secretary and treasurer of the Stickel and
Buttermore Lumber Company, and has
other interests of a minor nature. He is a
Democrat in politics. He married, Septem-
ber 25, 1907, Sarah Etta, a daughter of E.
S. Showalter, of Uniontown. They have
two children : Eugene Sturgis, born July 23,
1908; August, born December 20, 1911!
Mrs. Sarah Etta Stickel was born at Mill
Run, Pennsylvania, and educated at Mill
Run. Her father was a school teacher many
years; his father, James A\'., was one of the
oldest school teachers in Fayette county.
Mrs. Stickel was a school teacher several
years before her marriage.



This famous Scotch family was
REED planted in America at the same time

with Breckenridge, Parker, Bruce
and many others, whose ancestors were as re-
nowned in their native land as their descend-
ants have been in this country.

(I) The immigrant ancestor was James
Reed, born near Edinburgh, Scotland, where
he followed the trade of a carpenter. He emi-
grated to the United States in 1785. the voy-
age taking three months. He was the holder
of an original patent to five hundred acres of
uncleared land in Washington count}-. Penn-
sylvania, called Mount Hope, and this tract still
remains in the family. He introduced several
innovations in the county, owning the first two-
story house ever built there. The furniture
also was his own work, the house being fur-
nished throughout in black walnut. The win-
dows were of glass arranged on ])ulleys, very
unusual at that period. After his arrival his
house was the only one on which he worked,
as he devoted most of his time to clearing and
cultivating his land, but when Iiis .sons became
olfl enough to share in the responsibility of
maintaining the home, he did more work at his
trade. He built the first court house in Wash-
ington county, and shortly before his death built
a large brick house, which has always been



320



PENNSYLVANIA



the family home and is now over one hundred
years old. He also operated a carding mill on
his farm and did work for the neighbors from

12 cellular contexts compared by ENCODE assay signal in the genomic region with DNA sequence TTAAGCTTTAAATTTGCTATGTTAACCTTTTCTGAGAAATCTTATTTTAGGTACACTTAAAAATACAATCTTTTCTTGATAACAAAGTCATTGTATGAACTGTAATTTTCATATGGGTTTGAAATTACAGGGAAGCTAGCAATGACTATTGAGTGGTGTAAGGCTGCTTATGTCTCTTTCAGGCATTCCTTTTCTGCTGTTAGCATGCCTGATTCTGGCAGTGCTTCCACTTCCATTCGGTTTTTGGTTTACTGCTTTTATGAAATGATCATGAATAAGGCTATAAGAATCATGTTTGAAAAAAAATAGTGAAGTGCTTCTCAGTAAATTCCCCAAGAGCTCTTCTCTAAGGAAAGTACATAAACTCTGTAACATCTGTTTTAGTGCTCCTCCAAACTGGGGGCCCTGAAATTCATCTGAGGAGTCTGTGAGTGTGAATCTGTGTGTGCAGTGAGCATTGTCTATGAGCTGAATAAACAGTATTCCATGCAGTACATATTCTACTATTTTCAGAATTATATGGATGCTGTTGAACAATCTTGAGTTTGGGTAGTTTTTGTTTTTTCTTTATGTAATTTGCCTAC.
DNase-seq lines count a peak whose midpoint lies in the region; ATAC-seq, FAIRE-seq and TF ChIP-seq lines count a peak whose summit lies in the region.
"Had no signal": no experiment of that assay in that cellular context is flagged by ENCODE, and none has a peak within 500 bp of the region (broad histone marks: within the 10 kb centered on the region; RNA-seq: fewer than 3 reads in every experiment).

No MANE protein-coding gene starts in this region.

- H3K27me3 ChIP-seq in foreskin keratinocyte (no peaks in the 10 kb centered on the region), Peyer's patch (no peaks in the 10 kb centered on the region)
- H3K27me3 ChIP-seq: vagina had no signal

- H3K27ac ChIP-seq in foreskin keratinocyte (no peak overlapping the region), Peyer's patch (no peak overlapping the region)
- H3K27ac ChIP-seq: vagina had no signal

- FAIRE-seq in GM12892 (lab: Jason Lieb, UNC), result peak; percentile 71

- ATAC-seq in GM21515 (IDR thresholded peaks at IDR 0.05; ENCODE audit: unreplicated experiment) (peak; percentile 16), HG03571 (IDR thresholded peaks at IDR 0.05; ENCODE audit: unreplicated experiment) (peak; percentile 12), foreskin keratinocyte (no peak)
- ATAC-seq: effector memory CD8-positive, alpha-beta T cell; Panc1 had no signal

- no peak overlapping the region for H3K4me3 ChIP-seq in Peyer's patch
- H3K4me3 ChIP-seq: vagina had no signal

miles around. He was a Democrat, but took
no active part in politics beyond casting his
vote for honest, upright men for public office.
In religious faith he was a Presbyterian and
a strong follower of John Calvin. He died on
his farm, aged sixty-six years. He married
Jessina Parker. Children: i. John, died aged
ninety- four years ; married Anna Smiley and
lived on a farm in Washington county. 2.
Samuel, married Mary Ann A'incent and lived
on half of the home farm, which he had inher-
ited. 3. Parker, of whom further. 4. Jane,
married Thomas Trussle, a carpenter, and
moved to Missouri. 5. Nancy, married Jacob
Donaldson, a farmer, and lived in Hickory,
Pennsylvania, later moving to Allegheny coun-
ty, Pennsylvania.

(II) Parker, son of James and Jessina (Par-
ker) Reed, was born on the old homestead in
Hopewell township, Washington county, Penn-
sylvania, March 16, 181 1, died March 17,
1871, in the same house in which he was born.
He became a successful sheep raiser, owning
some valuable stock and taking special pride
in his Spanish Merinos, whose wool brought
him a fancy figure. As old age approached he
gave over the care of his farm to his sons and
obtained the agency for the first mowers and
reapers which appeared in the county. In poli-
tics he was a Democrat, but during the civil
war was a sincere and hearty supporter of
Abraham Lincoln. His interest in religious
matters has always been wide and sympathetic.
For forty years he was ruling elder in the Up-